As you prepare to apply for graduate/postgraduate school, one of the most important steps will be to write your statement of purpose (SOP). It is an opportunity for you to explain why you are pursuing a particular program, what attracts you to it specifically, and what makes your background and skills a good match for this particular school.
Your SOP will have to convince the admissions committee that you are a good candidate for their program. Your approach should be similar to your preparation for an interview. It should help the committee get to know you as a person and demonstrate how you would contribute to the course and the university.
But, what is a SOP and how to write one?
A statement of purpose is a brief essay explaining why you want to pursue a program in that particular school. Typically between 500 and 1,000 words in length, it should be succinct yet compelling. Your SOP may be one of the few opportunities that some programs give applicants to help them stand out and get into their program.
Your SOP should demonstrate your personal investment in the program. To show this, you will need to include many of the same skills that are necessary for succeeding in graduate school. These include professionalism, critical thinking, good study habits, demonstrated interest in a particular area and strong communication.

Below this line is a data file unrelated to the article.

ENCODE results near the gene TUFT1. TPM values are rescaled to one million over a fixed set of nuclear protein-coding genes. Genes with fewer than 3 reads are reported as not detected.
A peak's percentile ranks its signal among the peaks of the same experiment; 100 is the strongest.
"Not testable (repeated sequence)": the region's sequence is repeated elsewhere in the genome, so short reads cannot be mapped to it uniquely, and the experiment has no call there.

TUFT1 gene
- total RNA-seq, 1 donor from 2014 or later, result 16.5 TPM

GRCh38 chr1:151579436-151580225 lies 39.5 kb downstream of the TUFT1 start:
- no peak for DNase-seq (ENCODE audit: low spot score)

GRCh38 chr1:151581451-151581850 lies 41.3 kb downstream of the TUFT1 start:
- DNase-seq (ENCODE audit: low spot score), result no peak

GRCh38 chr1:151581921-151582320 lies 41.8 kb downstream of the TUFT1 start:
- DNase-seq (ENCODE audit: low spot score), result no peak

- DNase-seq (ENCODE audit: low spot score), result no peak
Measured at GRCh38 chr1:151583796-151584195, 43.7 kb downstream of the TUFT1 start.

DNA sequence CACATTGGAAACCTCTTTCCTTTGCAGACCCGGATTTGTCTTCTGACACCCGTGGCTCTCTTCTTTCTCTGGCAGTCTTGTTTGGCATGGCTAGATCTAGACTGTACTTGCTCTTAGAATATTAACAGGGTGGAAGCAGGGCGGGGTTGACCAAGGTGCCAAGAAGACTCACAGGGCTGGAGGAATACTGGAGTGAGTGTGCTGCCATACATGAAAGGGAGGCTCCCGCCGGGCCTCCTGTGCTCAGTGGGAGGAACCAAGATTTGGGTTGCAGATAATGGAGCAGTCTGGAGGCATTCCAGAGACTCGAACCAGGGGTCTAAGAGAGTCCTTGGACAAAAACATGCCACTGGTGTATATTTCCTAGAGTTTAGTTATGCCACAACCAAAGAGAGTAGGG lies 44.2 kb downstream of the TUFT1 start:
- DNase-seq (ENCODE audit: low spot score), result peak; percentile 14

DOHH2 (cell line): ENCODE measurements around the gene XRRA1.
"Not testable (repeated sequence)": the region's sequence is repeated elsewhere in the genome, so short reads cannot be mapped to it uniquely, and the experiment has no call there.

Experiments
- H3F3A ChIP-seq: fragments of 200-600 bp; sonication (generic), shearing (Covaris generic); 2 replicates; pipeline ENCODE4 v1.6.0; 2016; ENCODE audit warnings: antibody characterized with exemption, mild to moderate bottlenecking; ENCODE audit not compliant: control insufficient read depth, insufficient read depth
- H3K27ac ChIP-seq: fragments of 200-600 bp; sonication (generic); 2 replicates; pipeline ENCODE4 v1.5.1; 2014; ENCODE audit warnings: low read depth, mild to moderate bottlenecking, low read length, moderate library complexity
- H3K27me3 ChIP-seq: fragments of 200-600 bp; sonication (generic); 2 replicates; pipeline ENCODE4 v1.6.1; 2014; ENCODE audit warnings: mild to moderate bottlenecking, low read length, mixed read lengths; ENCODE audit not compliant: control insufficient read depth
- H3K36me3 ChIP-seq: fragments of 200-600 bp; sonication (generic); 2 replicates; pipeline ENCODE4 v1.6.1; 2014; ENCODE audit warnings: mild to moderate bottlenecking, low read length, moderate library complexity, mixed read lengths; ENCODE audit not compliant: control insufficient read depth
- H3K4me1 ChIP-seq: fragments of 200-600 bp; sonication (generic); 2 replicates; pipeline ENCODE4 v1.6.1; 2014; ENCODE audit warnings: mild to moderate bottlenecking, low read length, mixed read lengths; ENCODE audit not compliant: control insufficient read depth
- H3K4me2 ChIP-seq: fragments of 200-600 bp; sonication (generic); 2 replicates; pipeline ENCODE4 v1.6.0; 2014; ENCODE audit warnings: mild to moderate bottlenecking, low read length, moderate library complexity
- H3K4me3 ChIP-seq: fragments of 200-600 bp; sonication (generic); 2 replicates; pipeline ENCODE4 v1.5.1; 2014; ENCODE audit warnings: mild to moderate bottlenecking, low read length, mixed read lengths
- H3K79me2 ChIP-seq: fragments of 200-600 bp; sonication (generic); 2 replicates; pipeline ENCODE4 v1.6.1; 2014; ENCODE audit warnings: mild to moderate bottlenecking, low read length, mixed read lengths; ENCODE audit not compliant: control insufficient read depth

How to Write a SOP – 15 tips to get you started
Weave Your Personal Narrative into Your SOP
You should begin your statement with an explanation about why you want to get your doctorate and what sets this program apart from others that might interest you. Then transition into a narrative about yourself and how you arrived at this point. The narrative should be honest, concise, and include all relevant details.
Remember the Details
Don’t Just Say It, Show It! Think about an experience that demonstrates why you are interested in graduate school (e.g., a research opportunity or leadership position). Describe it in detail, and explain why it is important and what you learned from it.
Avoid the Overused
Your statement of purpose (be if for undergrad or postgrad) should not sound like everyone else’s – this means avoiding overused phrases and buzz words (e.g., “diverse population,” “great opportunity for networking”). You can even look at other statements of purpose on the graduate school’s website or ask your advisor for some examples.
Use Active Verbs
The verbs you choose are important, so think about which ones will best communicate your experience. For example, “I am interested in learning more about…” is better than “I am interested in the field of…”
Choose Whether to Quote Your Undergraduate Grades
Unless you received stellar grades that are far above the average of admitted students, there is no need to mention your undergraduate cumulative GPA or test scores. If your GPA is low, explain why this did not reflect on your academic ability (e.g., illness/injury) and how you have improved.
When it comes to your experience, be honest about what you did and did not do. If you are new to research but really interested in becoming a researcher, then say that! Admissions committee members will appreciate the honesty and candor over someone who seems like they might be trying to hide something.
Spend Time on the Introduction and Conclusion
The introduction sets the tone for your statement, so you should spend a little more time here crafting an effective opening sentence(s). Your conclusion is important because that’s where you have another chance to summarize why you are interested in their program and how they can expect to benefit from your being there.